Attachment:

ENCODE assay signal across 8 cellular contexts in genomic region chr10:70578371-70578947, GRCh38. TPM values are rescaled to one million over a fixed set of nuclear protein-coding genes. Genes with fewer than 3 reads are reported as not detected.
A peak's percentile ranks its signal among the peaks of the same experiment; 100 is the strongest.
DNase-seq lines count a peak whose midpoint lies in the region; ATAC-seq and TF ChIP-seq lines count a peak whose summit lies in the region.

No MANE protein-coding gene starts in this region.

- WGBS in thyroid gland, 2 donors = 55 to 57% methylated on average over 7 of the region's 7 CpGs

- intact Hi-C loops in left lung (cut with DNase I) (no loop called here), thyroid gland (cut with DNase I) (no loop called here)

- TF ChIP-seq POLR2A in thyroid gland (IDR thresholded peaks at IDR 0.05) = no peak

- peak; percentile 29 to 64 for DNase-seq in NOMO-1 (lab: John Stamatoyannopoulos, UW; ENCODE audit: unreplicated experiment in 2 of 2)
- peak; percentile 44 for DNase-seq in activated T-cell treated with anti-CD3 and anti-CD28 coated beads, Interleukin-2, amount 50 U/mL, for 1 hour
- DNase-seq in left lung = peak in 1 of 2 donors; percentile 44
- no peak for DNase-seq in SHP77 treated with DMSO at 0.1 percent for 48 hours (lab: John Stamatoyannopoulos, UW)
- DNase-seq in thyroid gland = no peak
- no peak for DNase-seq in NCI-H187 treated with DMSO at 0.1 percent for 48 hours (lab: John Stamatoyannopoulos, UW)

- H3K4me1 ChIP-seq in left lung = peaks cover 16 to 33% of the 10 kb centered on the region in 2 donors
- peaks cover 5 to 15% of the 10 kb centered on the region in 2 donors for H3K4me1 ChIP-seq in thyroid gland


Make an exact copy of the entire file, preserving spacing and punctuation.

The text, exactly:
ENCODE assay signal across 8 cellular contexts in genomic region chr10:70578371-70578947, GRCh38. TPM values are rescaled to one million over a fixed set of nuclear protein-coding genes. Genes with fewer than 3 reads are reported as not detected.
A peak's percentile ranks its signal among the peaks of the same experiment; 100 is the strongest.
DNase-seq lines count a peak whose midpoint lies in the region; ATAC-seq and TF ChIP-seq lines count a peak whose summit lies in the region.

No MANE protein-coding gene starts in this region.

- WGBS in thyroid gland, 2 donors = 55 to 57% methylated on average over 7 of the region's 7 CpGs

- intact Hi-C loops in left lung (cut with DNase I) (no loop called here), thyroid gland (cut with DNase I) (no loop called here)

- TF ChIP-seq POLR2A in thyroid gland (IDR thresholded peaks at IDR 0.05) = no peak

- peak; percentile 29 to 64 for DNase-seq in NOMO-1 (lab: John Stamatoyannopoulos, UW; ENCODE audit: unreplicated experiment in 2 of 2)
- peak; percentile 44 for DNase-seq in activated T-cell treated with anti-CD3 and anti-CD28 coated beads, Interleukin-2, amount 50 U/mL, for 1 hour
- DNase-seq in left lung = peak in 1 of 2 donors; percentile 44
- no peak for DNase-seq in SHP77 treated with DMSO at 0.1 percent for 48 hours (lab: John Stamatoyannopoulos, UW)
- DNase-seq in thyroid gland = no peak
- no peak for DNase-seq in NCI-H187 treated with DMSO at 0.1 percent for 48 hours (lab: John Stamatoyannopoulos, UW)

- H3K4me1 ChIP-seq in left lung = peaks cover 16 to 33% of the 10 kb centered on the region in 2 donors
- peaks cover 5 to 15% of the 10 kb centered on the region in 2 donors for H3K4me1 ChIP-seq in thyroid gland